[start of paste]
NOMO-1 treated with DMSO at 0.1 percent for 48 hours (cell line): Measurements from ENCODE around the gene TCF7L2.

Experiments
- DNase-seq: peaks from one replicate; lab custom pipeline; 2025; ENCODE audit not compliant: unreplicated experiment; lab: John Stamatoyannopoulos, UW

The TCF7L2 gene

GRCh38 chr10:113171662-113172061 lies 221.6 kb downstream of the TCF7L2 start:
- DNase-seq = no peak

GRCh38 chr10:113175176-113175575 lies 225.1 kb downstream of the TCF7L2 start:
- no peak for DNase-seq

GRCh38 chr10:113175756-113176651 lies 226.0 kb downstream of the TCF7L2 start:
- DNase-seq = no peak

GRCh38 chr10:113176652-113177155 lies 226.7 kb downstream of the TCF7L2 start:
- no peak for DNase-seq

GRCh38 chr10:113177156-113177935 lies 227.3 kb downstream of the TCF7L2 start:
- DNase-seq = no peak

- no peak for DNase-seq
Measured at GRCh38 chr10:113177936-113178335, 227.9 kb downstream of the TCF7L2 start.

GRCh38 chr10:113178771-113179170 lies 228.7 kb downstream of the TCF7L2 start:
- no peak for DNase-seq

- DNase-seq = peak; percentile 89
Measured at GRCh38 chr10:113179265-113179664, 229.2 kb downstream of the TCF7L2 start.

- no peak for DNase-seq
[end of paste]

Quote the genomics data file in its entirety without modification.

NOMO-1 treated with DMSO at 0.1 percent for 48 hours (cell line): Measurements from ENCODE around the gene TCF7L2.

Experiments
- DNase-seq: peaks from one replicate; lab custom pipeline; 2025; ENCODE audit not compliant: unreplicated experiment; lab: John Stamatoyannopoulos, UW

The TCF7L2 gene

GRCh38 chr10:113171662-113172061 lies 221.6 kb downstream of the TCF7L2 start:
- DNase-seq = no peak

GRCh38 chr10:113175176-113175575 lies 225.1 kb downstream of the TCF7L2 start:
- no peak for DNase-seq

GRCh38 chr10:113175756-113176651 lies 226.0 kb downstream of the TCF7L2 start:
- DNase-seq = no peak

GRCh38 chr10:113176652-113177155 lies 226.7 kb downstream of the TCF7L2 start:
- no peak for DNase-seq

GRCh38 chr10:113177156-113177935 lies 227.3 kb downstream of the TCF7L2 start:
- DNase-seq = no peak

- no peak for DNase-seq
Measured at GRCh38 chr10:113177936-113178335, 227.9 kb downstream of the TCF7L2 start.

GRCh38 chr10:113178771-113179170 lies 228.7 kb downstream of the TCF7L2 start:
- no peak for DNase-seq

- DNase-seq = peak; percentile 89
Measured at GRCh38 chr10:113179265-113179664, 229.2 kb downstream of the TCF7L2 start.

- no peak for DNase-seq